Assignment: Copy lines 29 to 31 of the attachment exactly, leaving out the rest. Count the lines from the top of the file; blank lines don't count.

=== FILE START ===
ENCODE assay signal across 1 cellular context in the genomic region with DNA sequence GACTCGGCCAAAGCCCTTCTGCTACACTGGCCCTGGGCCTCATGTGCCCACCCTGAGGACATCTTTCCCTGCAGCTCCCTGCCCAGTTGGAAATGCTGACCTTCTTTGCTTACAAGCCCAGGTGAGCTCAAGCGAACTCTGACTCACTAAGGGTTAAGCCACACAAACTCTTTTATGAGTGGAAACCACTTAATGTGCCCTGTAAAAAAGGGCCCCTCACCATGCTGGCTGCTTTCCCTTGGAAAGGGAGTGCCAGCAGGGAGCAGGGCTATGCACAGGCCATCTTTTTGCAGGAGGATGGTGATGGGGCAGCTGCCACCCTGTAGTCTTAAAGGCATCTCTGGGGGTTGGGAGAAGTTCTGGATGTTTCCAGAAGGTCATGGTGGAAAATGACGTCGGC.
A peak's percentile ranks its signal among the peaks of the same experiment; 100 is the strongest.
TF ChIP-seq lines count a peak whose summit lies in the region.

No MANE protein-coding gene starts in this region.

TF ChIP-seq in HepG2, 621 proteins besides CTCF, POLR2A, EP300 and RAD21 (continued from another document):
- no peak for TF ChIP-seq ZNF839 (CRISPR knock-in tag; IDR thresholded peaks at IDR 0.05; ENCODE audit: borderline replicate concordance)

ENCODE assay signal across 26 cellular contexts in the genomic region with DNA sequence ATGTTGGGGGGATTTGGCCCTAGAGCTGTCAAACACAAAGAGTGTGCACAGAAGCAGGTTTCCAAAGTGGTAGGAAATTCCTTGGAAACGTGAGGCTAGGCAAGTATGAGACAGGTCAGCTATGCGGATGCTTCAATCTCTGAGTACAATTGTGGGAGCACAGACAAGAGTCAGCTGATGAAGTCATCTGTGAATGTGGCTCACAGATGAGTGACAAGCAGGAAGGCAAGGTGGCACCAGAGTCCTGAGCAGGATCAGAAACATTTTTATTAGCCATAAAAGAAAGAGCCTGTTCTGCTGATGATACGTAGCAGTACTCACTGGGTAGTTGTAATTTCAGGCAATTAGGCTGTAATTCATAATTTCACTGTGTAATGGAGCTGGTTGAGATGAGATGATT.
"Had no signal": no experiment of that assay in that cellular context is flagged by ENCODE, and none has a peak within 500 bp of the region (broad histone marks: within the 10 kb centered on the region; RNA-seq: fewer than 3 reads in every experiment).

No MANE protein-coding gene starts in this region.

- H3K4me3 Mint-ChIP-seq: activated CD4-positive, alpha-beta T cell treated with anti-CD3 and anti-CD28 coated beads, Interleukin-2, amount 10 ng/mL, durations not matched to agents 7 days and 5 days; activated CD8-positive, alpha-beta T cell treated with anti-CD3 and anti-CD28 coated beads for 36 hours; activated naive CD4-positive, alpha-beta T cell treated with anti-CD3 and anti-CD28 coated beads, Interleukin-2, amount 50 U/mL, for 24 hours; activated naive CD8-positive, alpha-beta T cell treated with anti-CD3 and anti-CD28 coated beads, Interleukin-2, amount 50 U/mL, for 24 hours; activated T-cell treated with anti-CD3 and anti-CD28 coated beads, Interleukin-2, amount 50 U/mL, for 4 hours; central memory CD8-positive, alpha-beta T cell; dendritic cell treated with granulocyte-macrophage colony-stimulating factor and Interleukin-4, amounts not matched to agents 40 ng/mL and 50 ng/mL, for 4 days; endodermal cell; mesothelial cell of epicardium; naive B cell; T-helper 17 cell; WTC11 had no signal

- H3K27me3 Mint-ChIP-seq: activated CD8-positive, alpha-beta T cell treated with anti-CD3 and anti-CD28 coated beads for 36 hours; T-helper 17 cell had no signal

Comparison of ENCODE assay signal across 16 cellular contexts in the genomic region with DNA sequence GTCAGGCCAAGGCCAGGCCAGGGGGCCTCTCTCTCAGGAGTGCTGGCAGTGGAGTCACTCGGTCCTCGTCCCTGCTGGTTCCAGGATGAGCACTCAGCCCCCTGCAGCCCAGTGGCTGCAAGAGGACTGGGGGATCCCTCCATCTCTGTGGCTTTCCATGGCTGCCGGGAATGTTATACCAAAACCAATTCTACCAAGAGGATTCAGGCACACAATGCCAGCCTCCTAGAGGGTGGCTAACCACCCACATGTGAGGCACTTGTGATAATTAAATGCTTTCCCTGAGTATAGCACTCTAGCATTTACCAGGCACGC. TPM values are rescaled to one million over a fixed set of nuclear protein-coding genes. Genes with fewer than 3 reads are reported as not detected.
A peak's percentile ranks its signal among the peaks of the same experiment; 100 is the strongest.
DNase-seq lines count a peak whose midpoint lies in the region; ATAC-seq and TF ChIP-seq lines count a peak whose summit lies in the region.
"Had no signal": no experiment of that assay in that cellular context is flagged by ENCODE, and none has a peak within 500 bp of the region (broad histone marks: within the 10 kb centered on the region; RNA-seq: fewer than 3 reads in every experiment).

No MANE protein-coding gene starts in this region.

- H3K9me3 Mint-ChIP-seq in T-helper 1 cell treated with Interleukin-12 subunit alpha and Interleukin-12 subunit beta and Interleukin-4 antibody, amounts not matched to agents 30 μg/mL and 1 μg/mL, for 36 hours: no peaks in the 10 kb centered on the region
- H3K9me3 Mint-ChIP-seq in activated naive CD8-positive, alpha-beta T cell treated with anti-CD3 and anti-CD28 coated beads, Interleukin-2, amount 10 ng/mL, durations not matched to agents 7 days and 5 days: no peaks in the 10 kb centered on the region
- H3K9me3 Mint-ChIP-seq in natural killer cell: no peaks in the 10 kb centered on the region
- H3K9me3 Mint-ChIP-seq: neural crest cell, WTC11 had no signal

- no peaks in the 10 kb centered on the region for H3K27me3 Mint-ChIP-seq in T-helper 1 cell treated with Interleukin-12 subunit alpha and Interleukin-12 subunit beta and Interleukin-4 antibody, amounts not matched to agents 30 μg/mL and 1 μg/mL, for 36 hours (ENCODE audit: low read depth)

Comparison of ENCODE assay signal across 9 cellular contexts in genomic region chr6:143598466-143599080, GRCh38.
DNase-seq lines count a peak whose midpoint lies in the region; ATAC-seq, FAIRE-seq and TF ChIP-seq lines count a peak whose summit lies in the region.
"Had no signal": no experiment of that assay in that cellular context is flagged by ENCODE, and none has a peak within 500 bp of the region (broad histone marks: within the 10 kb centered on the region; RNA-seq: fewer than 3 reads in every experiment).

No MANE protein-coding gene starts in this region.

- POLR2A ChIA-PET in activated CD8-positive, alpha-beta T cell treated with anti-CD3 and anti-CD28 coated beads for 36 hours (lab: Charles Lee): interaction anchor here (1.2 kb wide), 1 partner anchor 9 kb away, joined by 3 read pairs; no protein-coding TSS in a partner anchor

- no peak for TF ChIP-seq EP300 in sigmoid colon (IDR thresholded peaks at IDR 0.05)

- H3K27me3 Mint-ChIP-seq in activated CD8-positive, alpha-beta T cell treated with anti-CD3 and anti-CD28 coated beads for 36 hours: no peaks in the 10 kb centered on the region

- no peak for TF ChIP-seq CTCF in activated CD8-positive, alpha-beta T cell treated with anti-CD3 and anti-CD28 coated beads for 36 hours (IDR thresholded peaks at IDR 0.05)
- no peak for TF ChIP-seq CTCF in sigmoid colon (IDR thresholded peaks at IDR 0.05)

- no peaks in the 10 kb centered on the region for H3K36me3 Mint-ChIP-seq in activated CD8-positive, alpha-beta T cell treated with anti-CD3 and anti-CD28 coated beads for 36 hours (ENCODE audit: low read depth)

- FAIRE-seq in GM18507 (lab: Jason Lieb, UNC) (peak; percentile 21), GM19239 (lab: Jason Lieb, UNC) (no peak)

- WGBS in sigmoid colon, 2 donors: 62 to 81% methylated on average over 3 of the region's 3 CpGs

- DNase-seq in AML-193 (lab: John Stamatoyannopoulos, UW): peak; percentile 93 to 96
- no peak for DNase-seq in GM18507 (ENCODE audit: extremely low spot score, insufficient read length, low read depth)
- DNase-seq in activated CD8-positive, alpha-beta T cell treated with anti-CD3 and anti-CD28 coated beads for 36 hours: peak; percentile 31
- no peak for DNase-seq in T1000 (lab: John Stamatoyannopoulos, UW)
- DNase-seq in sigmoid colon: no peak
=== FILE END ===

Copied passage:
- no peak for TF ChIP-seq CTCF in activated CD8-positive, alpha-beta T cell treated with anti-CD3 and anti-CD28 coated beads for 36 hours (IDR thresholded peaks at IDR 0.05)
- no peak for TF ChIP-seq CTCF in sigmoid colon (IDR thresholded peaks at IDR 0.05)

- no peaks in the 10 kb centered on the region for H3K36me3 Mint-ChIP-seq in activated CD8-positive, alpha-beta T cell treated with anti-CD3 and anti-CD28 coated beads for 36 hours (ENCODE audit: low read depth)